Rachel Mundy is an Associate Professor of Music in the Arts, Culture, & Media program at Rutgers University in Newark. She specializes in twentieth-century sonic culture with interests at the juncture of music, the history of science, and animal studies. Her work shows how music has been used to navigate changing boundaries between race, species, and culture during a century of social and ecological crisis. Rachel’s work has been cited as initiating an “animal turn” in music studies. As a musicologist, she adds to the interdisciplinary richness of the Department with expertise in an area of research that is so new it was up to her to give it a name: animanities.
“I do a lot of work that looks at the history of recordings and transcriptions of animal songs and animal music in biology and compares the way that biologists talk about animal sounds—particularly examples they think of as musical like birdsong or whale song—to the way that people in music have traditionally talked about song in a human context.”
If Mundy’s research focus seems surprising, that may have to do with the fact that is was a surprise—or perhaps an epiphany—to Mundy herself. As a doctoral student, she traveled to France to study government support for contemporary music during the 50s and 60s. It’s the kind of careful, sometimes mind-numbing sifting of primary sources that often forms the foundation for new musicological research. Mundy spent many long sessions in the basement of the Bibliothèque Nationale poring over government paperwork, but when she needed a break, she found herself reading French ornithology journals. Already a lover of bird-lore, she had been in the habit of making field recordings of birdsong in the neighborhood where she lived near Manhattan’s East River. As she perused the ornithology journals, she grew more and more interested in the intersection between music scholarship and the history of science, and in particular, the application of evolutionary theory to those fields.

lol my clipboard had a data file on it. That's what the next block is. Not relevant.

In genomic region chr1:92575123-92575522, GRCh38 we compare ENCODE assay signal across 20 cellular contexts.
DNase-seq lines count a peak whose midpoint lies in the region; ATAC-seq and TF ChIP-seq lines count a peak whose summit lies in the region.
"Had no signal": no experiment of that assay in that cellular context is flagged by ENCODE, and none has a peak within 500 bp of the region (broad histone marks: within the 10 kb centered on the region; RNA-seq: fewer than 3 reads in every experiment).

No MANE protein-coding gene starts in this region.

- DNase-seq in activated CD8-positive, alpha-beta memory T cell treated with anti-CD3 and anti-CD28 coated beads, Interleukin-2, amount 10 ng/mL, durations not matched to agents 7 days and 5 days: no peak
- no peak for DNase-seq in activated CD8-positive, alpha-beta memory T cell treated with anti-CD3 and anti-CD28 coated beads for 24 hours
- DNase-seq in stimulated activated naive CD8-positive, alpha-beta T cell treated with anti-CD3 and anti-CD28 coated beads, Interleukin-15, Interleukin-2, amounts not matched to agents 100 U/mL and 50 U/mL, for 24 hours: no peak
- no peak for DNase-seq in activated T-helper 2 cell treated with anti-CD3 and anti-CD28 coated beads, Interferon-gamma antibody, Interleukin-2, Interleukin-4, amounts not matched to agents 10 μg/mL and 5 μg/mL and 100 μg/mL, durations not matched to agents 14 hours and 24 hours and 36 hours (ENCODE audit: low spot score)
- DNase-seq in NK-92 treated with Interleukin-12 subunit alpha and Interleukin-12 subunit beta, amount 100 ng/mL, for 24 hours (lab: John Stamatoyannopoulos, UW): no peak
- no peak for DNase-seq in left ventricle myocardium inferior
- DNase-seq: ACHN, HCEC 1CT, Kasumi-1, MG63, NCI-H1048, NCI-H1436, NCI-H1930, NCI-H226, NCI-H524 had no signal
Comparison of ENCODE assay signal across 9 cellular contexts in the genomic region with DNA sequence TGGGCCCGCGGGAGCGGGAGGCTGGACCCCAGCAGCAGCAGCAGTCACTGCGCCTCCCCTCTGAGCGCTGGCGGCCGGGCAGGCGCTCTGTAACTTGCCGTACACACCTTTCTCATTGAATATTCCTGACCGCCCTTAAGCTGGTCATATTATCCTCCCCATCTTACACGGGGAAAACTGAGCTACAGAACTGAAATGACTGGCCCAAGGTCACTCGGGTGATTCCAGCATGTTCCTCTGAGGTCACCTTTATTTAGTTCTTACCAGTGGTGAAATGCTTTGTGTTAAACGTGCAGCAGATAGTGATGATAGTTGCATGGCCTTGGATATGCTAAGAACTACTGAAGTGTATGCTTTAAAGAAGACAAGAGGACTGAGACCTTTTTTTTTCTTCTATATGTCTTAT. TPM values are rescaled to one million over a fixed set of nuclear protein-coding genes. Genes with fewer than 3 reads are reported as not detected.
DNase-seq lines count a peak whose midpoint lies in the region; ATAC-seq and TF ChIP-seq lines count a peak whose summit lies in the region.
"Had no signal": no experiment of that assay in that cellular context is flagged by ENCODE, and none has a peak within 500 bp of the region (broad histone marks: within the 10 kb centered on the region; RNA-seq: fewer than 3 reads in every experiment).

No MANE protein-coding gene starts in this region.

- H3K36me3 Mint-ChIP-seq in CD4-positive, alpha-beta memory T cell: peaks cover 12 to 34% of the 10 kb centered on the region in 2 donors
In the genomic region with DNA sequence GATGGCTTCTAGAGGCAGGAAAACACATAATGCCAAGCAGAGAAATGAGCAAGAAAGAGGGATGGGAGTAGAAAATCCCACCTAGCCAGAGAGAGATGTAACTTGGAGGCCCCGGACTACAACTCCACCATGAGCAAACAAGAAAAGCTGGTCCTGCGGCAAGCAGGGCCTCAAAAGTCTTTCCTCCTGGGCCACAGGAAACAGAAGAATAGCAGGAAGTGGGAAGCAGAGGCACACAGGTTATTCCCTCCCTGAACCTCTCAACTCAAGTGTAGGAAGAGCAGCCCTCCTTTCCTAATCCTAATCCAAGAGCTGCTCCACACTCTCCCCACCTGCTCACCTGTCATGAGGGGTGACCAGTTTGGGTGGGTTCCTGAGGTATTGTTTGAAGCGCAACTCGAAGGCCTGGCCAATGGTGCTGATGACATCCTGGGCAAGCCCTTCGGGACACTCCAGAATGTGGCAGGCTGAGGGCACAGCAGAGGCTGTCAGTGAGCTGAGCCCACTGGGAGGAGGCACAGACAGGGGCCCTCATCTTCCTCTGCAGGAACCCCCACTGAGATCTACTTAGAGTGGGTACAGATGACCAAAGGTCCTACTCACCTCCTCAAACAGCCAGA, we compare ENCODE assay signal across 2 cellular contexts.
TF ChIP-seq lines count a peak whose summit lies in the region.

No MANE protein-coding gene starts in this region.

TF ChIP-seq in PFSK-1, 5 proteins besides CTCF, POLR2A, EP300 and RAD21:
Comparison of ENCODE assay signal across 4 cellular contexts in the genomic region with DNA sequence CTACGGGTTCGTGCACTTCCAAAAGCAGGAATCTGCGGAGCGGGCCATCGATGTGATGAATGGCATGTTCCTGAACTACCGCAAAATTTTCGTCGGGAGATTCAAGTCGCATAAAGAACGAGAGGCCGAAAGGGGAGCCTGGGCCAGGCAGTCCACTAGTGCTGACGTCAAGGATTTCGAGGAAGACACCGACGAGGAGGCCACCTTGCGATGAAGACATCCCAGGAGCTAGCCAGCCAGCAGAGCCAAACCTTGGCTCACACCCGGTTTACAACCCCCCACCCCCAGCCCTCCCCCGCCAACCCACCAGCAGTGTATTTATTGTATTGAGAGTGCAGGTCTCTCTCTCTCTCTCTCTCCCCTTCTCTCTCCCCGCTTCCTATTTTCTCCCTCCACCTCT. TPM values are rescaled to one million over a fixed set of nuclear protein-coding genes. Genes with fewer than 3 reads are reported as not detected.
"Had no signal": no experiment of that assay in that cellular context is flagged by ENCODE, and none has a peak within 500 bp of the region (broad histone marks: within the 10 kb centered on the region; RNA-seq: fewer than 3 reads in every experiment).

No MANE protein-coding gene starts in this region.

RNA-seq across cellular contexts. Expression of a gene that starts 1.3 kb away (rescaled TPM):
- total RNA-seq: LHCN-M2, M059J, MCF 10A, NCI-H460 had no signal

She has published widely and given invited talks for audiences at institutions including Cambridge, Oxford, Harvard, Yale, Columbia, Princeton, Eastman, and Lincoln Center. Rachel locates herself within a broad movement in the arts and sciences towards new ideas about human identity, nature, and culture in an era of social and ecological crisis. Her classes explore sound in the history of science, animals and posthumanism, Newark’s soundscapes, and Western traditions in a global context. Rachel is also a licensed teacher of the Japanese traditional flute or shakuhachi, which she has played and performed since 2001.